Flores Island, Indonesia

What a delight it has been to enter a new country, with a completely different culture and population from those we have so far visited, and to discover, once again, friendly, happy people. Everywhere we have gone, strangers smile, wave, come up to us to talk. Once again, it is only children between the age of one and two, who are realizing that we look different than anyone they recall ever seeing, that are frightened of us. And every child within hollering distance shouts "Hello, Mister!", which sounds a bit rude but is a simple translation of "Selamat, Bapak", which means "Greetings, Sir".

The children are a delight, though very different than Papua New Guinea kids. They are more competitive (numerous) and often a bit sassy, with a tendency to be boisterous and to show off. Again, some are shy, especially the young Muslim children, who will not speak to us or come close, or participate in the bubble and photo fun.

The women all dress modestly, mostly in slacks and long-sleeved blouses, and the Muslin women wear scarves (jilbabs), covering their hair, neck and shoulders. The younger women and the teenagers wear skin tight jeans, but still do not show their bellies or shoulders. All the students wear school uniforms. The young Muslim female students wear ankle length grey skirts, white long-sleeved blouses and the ubiquitous white scarves.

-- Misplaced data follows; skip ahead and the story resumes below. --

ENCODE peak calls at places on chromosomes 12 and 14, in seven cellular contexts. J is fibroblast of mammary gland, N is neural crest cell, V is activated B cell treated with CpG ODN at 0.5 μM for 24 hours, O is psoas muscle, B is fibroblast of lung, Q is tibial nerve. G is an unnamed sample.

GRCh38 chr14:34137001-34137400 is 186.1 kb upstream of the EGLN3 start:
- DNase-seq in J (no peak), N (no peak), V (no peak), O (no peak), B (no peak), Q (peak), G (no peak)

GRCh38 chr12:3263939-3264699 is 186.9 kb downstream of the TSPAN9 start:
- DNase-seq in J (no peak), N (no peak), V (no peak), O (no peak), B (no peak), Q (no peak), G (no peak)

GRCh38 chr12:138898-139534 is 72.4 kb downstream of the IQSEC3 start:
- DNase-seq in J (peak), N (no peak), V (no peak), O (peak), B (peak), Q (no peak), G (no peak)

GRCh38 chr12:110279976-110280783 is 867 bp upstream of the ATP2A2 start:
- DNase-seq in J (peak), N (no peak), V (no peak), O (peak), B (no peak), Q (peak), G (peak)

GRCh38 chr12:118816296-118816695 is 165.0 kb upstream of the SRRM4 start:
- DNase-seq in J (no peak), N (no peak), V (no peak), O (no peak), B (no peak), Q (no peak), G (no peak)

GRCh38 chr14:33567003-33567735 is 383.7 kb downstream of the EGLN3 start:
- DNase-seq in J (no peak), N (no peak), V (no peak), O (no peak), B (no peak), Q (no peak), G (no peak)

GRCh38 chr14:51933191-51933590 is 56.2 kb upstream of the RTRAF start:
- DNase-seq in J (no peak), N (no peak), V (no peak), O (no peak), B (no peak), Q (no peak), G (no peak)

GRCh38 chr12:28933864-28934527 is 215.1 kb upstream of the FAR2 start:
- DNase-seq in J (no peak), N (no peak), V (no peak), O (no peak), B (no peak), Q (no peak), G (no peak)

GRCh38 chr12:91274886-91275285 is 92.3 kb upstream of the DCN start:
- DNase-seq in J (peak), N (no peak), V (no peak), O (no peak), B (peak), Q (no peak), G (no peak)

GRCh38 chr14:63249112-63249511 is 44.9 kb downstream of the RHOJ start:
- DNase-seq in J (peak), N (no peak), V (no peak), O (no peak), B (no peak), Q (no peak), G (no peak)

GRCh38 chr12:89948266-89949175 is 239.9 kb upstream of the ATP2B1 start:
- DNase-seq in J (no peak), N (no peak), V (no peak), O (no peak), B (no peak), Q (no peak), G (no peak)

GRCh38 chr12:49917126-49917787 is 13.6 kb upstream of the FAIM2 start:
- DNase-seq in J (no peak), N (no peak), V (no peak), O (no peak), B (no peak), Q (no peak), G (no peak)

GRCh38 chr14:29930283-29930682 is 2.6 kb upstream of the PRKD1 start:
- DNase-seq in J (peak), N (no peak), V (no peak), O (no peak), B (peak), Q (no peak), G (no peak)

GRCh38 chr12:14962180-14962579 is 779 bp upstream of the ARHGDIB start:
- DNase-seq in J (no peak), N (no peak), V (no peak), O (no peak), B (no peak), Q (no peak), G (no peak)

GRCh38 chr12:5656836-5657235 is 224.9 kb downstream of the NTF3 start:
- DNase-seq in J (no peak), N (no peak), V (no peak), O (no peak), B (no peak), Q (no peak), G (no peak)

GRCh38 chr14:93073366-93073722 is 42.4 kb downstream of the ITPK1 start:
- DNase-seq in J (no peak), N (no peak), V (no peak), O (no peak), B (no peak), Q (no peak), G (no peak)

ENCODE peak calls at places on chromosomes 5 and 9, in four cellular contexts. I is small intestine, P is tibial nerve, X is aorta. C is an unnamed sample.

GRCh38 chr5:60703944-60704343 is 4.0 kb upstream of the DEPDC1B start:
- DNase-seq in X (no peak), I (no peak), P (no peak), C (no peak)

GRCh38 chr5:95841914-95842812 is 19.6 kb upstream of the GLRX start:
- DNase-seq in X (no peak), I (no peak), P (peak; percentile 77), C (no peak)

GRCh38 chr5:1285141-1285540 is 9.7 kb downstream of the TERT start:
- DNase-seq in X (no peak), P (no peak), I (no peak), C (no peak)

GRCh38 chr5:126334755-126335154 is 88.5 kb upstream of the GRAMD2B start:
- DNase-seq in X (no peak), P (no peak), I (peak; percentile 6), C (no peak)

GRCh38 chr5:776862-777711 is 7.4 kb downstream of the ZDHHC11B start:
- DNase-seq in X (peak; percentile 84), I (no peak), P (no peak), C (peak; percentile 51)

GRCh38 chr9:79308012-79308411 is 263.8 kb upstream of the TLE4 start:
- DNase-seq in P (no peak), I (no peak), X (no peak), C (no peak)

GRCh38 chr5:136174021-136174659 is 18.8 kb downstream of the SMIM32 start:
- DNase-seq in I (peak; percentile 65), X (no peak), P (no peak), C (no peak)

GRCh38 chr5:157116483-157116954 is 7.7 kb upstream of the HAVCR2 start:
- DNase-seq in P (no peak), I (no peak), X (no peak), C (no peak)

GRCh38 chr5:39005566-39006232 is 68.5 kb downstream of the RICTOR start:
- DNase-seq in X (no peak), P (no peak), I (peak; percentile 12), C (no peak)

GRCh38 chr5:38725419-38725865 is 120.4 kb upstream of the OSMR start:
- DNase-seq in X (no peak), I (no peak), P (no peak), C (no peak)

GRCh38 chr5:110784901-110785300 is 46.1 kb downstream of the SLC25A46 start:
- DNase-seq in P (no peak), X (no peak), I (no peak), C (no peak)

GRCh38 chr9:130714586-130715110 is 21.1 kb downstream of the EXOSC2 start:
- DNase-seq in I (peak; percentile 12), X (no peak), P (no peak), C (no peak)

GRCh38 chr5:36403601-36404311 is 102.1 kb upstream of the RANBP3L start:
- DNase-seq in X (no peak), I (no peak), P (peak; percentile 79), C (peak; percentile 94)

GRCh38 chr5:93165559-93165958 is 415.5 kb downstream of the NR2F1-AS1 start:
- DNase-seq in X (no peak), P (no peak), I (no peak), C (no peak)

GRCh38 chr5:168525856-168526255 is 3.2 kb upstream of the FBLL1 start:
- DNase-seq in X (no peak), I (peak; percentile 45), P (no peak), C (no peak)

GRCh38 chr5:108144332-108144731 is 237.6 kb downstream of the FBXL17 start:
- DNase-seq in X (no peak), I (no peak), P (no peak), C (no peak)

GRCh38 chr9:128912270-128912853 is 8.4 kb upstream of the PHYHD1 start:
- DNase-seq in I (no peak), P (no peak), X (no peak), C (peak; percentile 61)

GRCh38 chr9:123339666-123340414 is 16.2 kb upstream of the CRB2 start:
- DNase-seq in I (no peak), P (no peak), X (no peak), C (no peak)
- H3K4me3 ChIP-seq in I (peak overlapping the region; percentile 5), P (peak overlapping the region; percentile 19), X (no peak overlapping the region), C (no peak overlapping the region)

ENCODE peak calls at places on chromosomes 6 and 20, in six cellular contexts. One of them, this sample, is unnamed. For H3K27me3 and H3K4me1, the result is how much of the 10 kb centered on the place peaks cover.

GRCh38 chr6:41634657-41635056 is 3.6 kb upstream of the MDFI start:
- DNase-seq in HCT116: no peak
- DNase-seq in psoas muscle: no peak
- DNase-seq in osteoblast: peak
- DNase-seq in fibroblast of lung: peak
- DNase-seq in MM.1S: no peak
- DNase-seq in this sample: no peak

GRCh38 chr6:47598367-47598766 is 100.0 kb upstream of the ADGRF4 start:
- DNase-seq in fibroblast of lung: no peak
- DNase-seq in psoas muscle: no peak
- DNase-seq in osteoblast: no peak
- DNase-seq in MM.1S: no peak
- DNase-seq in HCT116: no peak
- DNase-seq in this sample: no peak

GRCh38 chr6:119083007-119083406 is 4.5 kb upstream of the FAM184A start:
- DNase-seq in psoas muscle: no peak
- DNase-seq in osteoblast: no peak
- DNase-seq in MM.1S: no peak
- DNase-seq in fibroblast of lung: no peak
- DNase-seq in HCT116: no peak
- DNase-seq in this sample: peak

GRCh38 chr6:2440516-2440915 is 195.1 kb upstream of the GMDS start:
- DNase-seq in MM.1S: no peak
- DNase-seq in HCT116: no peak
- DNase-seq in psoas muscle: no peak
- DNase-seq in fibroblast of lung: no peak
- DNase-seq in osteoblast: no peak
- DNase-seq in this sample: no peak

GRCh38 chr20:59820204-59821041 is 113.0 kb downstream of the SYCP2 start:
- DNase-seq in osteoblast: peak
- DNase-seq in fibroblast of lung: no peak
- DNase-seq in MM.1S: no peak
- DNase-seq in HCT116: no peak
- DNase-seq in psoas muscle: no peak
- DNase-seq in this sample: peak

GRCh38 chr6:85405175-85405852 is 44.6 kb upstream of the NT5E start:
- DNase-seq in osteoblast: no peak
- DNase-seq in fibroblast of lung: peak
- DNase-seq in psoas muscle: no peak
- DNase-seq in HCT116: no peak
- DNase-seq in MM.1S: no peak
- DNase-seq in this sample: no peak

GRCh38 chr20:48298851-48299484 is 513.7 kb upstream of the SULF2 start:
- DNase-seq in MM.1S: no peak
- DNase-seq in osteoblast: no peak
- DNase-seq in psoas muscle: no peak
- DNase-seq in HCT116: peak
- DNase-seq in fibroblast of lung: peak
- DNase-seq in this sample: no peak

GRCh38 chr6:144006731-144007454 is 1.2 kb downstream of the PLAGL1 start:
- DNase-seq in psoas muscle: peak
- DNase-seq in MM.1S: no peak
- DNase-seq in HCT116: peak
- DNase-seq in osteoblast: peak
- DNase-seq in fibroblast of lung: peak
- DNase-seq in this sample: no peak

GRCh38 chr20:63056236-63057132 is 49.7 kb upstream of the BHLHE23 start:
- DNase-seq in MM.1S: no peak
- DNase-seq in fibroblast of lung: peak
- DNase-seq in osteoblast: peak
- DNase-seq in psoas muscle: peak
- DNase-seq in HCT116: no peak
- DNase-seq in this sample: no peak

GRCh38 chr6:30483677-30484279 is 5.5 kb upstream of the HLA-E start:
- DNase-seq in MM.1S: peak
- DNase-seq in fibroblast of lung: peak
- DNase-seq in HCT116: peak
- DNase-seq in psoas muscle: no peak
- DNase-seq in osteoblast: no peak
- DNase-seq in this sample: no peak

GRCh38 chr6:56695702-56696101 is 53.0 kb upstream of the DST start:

There are many differences here, comparing Indonesia to Papua New Guinea. We are visiting large cities as well as small villages, and life is more westernized. Still we see people paddling their canoes out to fish, but also we see larger boats with motors, (very loud motors!). The residential areas we passed through show homes made of man-made materials: cement and bricks and blocks and tin. The ground is very dry so the people keep their yards well raked and swept, lighting roadside piles of leaves and debris each morning and evening. The public areas are, unfortunately, a disgrace. There seem to be no significant 'city services'.

Indonesians are short in stature and the public transport bemos (mini-vans) leave us hunched over so our heads don't bounce off the roof, and also scrunching down to look through their windshields, which are blocked out except for a narrow slit, and decorated with all sorts of stick-ons and dangly things. Meanwhile, public transport includes motorbikes for individual passengers, and it is fascinating to see the women sitting side-saddle behind the driver, keeping their hands in their laps to avoid touching him, and remaining serene as the bike weave recklessly through the busy traffic. In Bima, for 20 cents you can get a 'taxi ride' on a cidomo, a horse-drawn cart, complete with jingle bells. In Sumbawa Besar, they also have becaks (bicycle rickshaws).

We saw our first cruising boats on August 14 in Maumere, Flores, six months after leaving Gizo in the Solomon Islands. An organized flotilla of 50 boats had left Australia and they were all en route to Bali. Luckily, we found a pace and several anchorages that were out of step with them.